Gov’t report: Feds spend billions on dated tech, use floppy disks for nuclear forces

This is an archived article and the information in the article may be outdated. Please look at the time stamp on the story to see when it was last updated.

An obsolete 8-1/2 inch floppy disk is seen in this photo from 2004. (Image: AP/Adam Butler)

WASHINGTON (AP) – Congressional investigators say the government spends about three-fourths of its technology budget maintaining aging computer systems. That includes platforms more than 50 years old in such vital areas as nuclear weapons and Social Security. One still uses floppy disks.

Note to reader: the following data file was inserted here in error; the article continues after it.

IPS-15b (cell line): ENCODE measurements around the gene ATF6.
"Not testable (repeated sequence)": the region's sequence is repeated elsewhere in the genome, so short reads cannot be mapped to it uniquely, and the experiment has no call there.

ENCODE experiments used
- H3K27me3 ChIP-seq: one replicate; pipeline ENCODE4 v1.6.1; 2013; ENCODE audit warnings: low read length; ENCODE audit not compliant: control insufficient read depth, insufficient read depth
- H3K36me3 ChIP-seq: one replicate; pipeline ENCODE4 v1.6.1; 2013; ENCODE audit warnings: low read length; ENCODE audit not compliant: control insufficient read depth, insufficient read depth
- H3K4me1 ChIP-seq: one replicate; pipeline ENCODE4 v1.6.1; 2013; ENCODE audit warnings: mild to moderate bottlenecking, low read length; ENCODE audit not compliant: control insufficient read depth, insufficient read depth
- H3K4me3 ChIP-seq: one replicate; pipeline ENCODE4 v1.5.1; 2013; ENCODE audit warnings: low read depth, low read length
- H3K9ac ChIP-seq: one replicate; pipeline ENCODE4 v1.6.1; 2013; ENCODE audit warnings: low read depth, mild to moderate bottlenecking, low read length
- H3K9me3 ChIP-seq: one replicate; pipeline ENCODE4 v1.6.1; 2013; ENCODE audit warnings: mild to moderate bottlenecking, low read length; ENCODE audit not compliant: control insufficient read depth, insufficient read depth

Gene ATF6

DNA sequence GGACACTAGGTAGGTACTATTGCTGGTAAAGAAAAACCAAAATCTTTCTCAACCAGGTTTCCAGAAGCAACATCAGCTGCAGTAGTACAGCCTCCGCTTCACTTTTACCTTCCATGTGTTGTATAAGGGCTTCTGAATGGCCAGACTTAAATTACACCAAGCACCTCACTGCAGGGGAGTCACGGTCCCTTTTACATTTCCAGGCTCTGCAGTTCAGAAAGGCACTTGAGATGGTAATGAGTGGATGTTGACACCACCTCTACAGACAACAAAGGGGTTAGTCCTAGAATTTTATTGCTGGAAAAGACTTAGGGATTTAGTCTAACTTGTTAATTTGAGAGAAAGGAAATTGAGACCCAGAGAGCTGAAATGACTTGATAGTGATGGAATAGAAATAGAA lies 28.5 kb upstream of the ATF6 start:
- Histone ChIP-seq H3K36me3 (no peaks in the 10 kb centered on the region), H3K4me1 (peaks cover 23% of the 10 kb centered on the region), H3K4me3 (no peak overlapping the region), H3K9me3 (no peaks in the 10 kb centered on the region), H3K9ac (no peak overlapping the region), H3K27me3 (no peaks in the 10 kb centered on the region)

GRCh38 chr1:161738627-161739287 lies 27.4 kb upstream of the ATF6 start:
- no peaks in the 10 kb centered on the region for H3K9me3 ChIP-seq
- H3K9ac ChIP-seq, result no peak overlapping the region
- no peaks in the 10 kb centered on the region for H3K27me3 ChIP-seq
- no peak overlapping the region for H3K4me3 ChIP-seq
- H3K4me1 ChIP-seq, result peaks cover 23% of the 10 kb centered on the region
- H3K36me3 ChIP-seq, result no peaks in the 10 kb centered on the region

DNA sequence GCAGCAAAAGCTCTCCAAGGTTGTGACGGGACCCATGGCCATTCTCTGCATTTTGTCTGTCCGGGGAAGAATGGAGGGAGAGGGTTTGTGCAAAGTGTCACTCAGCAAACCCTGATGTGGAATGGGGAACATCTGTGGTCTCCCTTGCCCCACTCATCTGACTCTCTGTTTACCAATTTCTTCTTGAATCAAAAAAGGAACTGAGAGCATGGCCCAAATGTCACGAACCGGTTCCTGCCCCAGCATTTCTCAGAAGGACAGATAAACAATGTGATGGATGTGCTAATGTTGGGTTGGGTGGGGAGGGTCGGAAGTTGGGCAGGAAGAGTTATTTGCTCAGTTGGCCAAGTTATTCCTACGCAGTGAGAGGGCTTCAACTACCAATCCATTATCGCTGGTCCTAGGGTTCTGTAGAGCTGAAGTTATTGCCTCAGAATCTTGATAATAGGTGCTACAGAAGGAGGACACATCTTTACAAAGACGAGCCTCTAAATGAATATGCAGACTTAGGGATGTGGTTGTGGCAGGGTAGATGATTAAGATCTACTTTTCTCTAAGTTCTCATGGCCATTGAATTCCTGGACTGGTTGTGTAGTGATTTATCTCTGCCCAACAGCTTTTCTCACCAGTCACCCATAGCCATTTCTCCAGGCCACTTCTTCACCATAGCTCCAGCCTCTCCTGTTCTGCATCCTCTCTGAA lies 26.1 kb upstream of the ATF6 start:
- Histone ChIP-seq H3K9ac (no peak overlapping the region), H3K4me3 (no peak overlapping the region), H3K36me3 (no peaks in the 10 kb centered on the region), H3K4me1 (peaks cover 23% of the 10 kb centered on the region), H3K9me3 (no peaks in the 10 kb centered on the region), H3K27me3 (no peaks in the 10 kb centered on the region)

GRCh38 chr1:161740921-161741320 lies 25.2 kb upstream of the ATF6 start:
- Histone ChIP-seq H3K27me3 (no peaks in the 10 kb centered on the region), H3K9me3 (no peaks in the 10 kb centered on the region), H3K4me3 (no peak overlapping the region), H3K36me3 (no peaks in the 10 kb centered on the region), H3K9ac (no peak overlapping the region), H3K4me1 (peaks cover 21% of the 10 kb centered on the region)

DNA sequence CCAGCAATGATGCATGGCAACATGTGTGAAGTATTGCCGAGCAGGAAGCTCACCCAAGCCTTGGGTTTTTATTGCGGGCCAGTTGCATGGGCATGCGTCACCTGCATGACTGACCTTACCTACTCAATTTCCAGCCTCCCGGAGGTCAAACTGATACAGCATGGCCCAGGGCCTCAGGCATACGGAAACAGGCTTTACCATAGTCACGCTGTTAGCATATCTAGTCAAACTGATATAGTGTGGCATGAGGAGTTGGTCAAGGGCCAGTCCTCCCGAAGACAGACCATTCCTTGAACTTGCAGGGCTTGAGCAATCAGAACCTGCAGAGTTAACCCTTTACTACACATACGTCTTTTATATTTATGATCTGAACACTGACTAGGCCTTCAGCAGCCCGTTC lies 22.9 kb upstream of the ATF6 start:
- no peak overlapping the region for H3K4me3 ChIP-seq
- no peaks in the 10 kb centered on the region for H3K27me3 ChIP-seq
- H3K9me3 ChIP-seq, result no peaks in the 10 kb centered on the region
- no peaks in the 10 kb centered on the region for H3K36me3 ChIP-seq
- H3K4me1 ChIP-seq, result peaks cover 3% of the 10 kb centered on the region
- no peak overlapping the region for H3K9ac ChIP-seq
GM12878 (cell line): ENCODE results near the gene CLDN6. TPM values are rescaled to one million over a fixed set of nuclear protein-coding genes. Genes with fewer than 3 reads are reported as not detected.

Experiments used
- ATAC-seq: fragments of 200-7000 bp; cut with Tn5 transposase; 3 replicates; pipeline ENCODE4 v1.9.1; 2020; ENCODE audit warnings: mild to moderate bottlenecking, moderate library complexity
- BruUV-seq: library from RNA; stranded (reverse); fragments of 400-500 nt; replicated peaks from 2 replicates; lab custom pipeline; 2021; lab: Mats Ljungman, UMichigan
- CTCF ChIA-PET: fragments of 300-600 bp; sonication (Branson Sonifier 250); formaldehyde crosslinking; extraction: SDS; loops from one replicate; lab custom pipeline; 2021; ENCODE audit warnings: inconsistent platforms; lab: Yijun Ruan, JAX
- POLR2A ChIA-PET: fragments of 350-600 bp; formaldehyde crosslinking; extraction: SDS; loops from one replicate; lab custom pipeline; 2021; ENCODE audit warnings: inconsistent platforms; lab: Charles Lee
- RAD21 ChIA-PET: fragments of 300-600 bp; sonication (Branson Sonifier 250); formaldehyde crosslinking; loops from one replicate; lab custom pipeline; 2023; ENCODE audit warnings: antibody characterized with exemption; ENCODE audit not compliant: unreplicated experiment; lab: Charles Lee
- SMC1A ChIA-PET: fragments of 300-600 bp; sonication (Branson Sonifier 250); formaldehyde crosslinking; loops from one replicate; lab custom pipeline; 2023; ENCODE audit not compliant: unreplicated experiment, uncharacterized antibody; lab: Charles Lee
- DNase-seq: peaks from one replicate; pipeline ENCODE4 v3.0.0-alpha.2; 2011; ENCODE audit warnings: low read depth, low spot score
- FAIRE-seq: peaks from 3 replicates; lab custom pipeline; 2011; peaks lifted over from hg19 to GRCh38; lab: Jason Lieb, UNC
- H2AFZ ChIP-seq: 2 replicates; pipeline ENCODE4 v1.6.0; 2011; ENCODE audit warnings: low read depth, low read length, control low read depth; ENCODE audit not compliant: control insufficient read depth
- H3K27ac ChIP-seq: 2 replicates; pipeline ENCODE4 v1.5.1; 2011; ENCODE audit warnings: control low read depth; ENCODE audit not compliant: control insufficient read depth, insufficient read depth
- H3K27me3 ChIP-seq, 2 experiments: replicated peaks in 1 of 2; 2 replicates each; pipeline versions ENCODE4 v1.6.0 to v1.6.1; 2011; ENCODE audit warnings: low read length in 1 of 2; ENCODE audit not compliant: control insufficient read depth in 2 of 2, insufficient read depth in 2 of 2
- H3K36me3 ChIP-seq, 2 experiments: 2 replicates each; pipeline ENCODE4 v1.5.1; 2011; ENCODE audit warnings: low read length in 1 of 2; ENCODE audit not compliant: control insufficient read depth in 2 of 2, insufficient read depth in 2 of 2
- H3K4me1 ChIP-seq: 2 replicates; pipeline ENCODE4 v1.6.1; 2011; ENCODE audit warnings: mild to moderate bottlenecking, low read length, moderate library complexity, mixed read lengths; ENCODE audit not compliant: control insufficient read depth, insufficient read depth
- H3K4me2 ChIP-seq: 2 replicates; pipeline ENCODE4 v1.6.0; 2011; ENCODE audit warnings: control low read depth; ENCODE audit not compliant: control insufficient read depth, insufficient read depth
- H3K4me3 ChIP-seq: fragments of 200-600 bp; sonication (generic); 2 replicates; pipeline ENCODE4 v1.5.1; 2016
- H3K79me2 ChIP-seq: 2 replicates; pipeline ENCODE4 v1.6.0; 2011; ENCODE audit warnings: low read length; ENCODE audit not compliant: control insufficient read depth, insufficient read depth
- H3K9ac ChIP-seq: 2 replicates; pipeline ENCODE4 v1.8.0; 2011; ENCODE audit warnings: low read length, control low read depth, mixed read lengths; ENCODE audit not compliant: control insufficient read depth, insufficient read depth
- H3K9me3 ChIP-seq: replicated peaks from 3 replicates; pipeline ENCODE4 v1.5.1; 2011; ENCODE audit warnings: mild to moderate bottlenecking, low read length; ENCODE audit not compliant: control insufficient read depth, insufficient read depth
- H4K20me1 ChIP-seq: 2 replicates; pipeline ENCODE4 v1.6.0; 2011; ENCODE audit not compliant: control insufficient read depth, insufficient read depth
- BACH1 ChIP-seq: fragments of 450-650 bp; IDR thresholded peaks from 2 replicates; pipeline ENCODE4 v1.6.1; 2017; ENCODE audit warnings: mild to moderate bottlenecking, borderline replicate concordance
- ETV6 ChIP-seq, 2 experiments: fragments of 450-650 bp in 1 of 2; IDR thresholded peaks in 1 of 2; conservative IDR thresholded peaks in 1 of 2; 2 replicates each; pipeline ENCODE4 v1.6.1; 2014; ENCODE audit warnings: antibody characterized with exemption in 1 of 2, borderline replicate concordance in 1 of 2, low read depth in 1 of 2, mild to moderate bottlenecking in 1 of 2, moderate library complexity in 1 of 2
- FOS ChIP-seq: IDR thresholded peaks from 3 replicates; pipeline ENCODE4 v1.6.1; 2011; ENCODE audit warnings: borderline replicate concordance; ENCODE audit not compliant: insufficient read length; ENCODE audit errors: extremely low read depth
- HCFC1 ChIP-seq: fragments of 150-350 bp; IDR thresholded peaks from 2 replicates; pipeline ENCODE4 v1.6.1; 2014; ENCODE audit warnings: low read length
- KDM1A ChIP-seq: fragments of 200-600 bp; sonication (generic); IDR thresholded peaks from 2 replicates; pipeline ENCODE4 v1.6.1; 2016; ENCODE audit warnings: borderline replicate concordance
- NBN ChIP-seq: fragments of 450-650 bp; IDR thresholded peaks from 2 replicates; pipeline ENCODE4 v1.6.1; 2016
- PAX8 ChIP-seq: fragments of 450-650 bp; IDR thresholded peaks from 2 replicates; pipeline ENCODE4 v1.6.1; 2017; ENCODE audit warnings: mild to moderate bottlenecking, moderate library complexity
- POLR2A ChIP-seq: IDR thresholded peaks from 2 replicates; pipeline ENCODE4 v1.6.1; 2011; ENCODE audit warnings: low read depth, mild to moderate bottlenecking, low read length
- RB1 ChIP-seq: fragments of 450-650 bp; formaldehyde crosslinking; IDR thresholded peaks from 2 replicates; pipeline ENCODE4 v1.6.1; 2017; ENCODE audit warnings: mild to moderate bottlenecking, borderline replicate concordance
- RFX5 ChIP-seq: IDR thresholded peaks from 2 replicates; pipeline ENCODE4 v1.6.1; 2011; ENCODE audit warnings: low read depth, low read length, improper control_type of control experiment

The nonpartisan Government Accountability Office says the increasing cost of maintaining museum-ready equipment drains money that could go for modernization. The report will be released Wednesday.

GAO said it found problems across the government, not just in a few agencies.

One example is the Defense Department’s Strategic Automated Command and Control System, used to send and receive emergency action messages to U.S. nuclear forces. The system is running on a 1970s IBM computing platform, and still uses 8-inch floppy disks to store data. The Pentagon says an upgrade is underway.

As CBS News reported Thursday, the revelations go beyond strategic military preparedness. Several branches of the U.S. government also had outdated technologies that will become even more expensive to maintain as time progresses.

To read more on the additional findings in the report, click here.